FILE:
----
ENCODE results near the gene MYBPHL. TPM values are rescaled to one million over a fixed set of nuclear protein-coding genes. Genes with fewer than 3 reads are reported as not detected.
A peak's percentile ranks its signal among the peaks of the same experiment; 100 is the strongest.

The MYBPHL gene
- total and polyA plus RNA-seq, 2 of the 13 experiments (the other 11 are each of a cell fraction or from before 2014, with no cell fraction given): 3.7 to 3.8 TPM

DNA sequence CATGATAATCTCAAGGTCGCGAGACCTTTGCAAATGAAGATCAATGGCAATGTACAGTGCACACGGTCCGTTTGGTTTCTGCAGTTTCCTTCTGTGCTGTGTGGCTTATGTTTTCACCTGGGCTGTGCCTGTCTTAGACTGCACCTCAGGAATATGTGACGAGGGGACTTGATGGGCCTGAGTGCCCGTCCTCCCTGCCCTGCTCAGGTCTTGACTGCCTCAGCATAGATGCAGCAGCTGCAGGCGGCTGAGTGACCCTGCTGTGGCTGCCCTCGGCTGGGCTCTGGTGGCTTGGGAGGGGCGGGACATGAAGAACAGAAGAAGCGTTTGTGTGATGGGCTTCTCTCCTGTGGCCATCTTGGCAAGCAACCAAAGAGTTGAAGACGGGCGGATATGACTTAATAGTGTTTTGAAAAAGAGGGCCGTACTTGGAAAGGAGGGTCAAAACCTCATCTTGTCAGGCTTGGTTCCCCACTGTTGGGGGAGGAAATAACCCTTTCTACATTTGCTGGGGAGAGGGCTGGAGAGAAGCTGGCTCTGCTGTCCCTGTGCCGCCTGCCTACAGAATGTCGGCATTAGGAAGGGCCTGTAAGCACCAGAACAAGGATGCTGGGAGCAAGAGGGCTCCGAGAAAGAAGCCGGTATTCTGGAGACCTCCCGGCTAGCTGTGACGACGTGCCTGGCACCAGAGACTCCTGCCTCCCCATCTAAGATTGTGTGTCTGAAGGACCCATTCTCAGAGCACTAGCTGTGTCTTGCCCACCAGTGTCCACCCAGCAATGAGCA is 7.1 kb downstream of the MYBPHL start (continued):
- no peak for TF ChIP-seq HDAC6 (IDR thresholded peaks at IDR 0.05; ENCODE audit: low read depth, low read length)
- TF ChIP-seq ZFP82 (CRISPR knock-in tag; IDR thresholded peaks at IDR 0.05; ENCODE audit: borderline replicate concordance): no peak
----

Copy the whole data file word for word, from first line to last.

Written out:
ENCODE results near the gene MYBPHL. TPM values are rescaled to one million over a fixed set of nuclear protein-coding genes. Genes with fewer than 3 reads are reported as not detected.
A peak's percentile ranks its signal among the peaks of the same experiment; 100 is the strongest.

The MYBPHL gene
- total and polyA plus RNA-seq, 2 of the 13 experiments (the other 11 are each of a cell fraction or from before 2014, with no cell fraction given): 3.7 to 3.8 TPM

DNA sequence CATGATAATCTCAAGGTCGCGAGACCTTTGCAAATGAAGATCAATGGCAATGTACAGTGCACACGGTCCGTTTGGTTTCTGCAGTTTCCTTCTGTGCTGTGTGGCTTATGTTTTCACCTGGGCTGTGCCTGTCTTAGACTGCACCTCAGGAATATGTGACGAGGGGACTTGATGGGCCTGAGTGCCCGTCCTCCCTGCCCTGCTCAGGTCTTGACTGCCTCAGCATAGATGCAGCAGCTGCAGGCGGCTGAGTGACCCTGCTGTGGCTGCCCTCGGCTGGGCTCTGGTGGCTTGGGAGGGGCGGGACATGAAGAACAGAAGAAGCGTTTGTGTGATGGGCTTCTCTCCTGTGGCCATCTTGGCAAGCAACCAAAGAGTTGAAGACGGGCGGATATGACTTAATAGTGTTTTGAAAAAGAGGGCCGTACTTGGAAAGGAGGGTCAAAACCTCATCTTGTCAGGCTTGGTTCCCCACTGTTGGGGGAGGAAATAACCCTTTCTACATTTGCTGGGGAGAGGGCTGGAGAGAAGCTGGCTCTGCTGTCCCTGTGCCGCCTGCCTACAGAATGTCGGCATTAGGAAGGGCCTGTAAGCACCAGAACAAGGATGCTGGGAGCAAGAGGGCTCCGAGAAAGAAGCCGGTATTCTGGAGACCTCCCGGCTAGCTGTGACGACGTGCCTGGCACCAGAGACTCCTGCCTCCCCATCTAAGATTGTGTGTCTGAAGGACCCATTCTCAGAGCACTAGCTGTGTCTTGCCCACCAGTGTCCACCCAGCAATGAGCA is 7.1 kb downstream of the MYBPHL start (continued):
- no peak for TF ChIP-seq HDAC6 (IDR thresholded peaks at IDR 0.05; ENCODE audit: low read depth, low read length)
- TF ChIP-seq ZFP82 (CRISPR knock-in tag; IDR thresholded peaks at IDR 0.05; ENCODE audit: borderline replicate concordance): no peak